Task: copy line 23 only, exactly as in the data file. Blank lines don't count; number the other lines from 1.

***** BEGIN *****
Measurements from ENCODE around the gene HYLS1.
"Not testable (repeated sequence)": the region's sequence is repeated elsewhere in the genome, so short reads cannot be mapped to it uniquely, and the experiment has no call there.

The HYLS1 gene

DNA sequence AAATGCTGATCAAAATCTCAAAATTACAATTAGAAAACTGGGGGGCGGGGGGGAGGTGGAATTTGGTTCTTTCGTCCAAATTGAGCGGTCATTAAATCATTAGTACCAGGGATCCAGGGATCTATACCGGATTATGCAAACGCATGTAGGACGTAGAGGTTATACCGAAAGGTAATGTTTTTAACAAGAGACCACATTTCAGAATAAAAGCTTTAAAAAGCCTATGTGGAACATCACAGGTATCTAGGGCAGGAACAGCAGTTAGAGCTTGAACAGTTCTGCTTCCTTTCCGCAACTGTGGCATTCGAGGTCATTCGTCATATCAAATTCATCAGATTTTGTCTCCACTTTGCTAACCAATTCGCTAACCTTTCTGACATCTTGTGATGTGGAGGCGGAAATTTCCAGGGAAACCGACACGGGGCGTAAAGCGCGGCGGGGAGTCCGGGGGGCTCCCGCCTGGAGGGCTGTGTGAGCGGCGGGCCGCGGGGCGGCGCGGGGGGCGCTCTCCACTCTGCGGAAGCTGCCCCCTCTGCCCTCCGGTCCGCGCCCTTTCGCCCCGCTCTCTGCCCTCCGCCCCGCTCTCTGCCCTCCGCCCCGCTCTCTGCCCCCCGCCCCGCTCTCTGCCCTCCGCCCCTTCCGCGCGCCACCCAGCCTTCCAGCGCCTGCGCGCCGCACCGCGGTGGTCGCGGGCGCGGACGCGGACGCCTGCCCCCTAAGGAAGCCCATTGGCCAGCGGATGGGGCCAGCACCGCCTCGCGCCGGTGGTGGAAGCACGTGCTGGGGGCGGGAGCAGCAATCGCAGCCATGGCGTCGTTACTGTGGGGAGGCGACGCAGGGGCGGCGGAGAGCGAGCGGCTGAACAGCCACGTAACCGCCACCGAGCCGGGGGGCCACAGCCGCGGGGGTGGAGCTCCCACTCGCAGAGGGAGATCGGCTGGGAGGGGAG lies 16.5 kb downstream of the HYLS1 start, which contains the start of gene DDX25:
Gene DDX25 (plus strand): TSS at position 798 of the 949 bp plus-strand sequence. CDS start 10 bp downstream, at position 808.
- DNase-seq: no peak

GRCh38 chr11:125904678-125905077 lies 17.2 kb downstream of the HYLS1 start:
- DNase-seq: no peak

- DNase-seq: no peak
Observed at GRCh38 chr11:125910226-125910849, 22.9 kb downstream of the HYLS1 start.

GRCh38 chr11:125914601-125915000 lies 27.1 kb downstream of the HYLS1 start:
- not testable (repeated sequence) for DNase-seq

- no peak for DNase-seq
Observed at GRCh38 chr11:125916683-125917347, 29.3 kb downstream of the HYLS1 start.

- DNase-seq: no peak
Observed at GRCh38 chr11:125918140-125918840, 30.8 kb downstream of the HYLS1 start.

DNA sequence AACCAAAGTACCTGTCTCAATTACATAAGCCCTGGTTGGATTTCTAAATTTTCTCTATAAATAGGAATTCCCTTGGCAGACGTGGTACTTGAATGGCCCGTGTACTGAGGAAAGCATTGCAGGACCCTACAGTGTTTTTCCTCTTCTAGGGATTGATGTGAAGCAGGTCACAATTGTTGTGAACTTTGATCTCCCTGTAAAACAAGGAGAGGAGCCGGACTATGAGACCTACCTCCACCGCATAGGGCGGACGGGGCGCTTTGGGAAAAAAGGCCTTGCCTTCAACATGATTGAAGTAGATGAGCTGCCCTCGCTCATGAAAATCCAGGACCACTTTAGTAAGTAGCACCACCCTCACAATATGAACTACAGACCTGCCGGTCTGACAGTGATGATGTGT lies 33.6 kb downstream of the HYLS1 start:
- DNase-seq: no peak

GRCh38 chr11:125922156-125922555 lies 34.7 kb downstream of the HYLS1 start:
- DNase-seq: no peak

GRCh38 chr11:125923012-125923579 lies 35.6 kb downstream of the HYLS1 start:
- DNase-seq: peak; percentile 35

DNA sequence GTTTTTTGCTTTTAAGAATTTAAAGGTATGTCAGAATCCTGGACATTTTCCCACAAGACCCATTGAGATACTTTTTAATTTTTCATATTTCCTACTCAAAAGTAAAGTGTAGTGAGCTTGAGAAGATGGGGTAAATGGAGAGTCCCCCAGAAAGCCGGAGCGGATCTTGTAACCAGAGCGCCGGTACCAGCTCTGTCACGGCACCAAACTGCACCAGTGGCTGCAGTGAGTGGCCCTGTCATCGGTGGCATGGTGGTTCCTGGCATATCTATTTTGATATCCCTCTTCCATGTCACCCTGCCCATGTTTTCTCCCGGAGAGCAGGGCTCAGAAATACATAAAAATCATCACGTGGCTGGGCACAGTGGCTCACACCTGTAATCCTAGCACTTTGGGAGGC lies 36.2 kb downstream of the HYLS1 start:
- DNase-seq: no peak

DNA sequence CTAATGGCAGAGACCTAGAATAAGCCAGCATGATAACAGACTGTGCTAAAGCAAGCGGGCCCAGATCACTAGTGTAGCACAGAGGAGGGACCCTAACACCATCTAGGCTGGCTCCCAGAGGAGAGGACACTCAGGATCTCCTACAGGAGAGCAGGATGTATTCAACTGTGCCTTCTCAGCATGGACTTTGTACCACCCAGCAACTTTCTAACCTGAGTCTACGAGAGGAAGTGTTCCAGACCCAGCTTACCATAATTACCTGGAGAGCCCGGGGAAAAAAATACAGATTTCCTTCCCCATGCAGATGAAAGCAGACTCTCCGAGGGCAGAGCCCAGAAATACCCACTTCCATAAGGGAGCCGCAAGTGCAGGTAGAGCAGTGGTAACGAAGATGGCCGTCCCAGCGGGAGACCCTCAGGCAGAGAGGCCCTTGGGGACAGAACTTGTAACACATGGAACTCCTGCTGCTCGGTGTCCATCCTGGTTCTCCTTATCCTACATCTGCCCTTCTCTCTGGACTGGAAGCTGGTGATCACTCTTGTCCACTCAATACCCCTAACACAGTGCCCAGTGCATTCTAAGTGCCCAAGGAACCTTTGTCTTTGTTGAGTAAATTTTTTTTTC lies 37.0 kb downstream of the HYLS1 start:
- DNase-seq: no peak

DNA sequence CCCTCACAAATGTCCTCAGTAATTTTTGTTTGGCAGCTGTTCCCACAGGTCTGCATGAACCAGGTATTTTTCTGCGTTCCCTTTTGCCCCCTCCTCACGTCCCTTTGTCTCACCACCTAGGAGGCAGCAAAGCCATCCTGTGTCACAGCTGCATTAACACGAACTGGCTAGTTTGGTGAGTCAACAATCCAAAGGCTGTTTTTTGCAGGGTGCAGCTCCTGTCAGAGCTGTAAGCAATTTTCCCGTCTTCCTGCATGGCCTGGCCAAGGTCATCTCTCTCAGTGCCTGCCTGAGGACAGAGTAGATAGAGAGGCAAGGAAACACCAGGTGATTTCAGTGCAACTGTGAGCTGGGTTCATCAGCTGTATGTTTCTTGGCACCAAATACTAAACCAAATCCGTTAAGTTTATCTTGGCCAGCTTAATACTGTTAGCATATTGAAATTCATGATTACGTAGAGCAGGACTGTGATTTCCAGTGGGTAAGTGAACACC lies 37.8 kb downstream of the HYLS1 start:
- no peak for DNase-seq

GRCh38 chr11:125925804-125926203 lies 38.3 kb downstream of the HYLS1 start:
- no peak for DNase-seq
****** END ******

DNA sequence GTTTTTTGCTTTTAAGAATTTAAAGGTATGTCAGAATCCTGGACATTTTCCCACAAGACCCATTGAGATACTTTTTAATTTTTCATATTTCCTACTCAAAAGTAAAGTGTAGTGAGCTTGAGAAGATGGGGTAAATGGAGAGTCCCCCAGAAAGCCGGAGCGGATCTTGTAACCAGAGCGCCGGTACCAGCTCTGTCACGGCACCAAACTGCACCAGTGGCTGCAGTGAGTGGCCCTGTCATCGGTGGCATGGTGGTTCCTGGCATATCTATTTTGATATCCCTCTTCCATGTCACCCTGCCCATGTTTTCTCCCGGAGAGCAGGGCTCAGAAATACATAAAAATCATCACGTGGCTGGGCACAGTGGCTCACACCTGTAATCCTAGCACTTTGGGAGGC lies 36.2 kb downstream of the HYLS1 start: